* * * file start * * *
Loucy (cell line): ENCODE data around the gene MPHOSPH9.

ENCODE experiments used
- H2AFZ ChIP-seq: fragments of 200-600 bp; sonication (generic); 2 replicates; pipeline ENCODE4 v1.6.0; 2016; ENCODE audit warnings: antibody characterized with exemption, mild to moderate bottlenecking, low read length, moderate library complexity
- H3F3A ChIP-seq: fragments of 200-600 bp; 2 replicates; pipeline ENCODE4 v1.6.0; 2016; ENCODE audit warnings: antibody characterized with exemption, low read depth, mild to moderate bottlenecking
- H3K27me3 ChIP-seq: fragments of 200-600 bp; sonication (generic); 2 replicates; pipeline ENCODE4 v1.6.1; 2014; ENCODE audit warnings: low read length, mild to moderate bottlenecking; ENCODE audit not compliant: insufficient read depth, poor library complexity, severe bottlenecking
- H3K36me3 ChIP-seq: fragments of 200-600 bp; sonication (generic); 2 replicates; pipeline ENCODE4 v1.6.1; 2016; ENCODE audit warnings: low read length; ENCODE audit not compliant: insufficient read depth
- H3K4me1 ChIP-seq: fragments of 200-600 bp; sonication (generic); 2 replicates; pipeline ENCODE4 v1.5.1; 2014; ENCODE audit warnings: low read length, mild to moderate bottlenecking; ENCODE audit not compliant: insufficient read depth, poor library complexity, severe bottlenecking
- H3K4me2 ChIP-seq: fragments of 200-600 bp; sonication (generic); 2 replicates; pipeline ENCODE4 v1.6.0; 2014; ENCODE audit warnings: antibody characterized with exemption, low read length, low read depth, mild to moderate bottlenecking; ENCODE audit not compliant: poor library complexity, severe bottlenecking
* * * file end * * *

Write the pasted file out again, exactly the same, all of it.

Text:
Loucy (cell line): ENCODE data around the gene MPHOSPH9.

ENCODE experiments used
- H2AFZ ChIP-seq: fragments of 200-600 bp; sonication (generic); 2 replicates; pipeline ENCODE4 v1.6.0; 2016; ENCODE audit warnings: antibody characterized with exemption, mild to moderate bottlenecking, low read length, moderate library complexity
- H3F3A ChIP-seq: fragments of 200-600 bp; 2 replicates; pipeline ENCODE4 v1.6.0; 2016; ENCODE audit warnings: antibody characterized with exemption, low read depth, mild to moderate bottlenecking
- H3K27me3 ChIP-seq: fragments of 200-600 bp; sonication (generic); 2 replicates; pipeline ENCODE4 v1.6.1; 2014; ENCODE audit warnings: low read length, mild to moderate bottlenecking; ENCODE audit not compliant: insufficient read depth, poor library complexity, severe bottlenecking
- H3K36me3 ChIP-seq: fragments of 200-600 bp; sonication (generic); 2 replicates; pipeline ENCODE4 v1.6.1; 2016; ENCODE audit warnings: low read length; ENCODE audit not compliant: insufficient read depth
- H3K4me1 ChIP-seq: fragments of 200-600 bp; sonication (generic); 2 replicates; pipeline ENCODE4 v1.5.1; 2014; ENCODE audit warnings: low read length, mild to moderate bottlenecking; ENCODE audit not compliant: insufficient read depth, poor library complexity, severe bottlenecking
- H3K4me2 ChIP-seq: fragments of 200-600 bp; sonication (generic); 2 replicates; pipeline ENCODE4 v1.6.0; 2014; ENCODE audit warnings: antibody characterized with exemption, low read length, low read depth, mild to moderate bottlenecking; ENCODE audit not compliant: poor library complexity, severe bottlenecking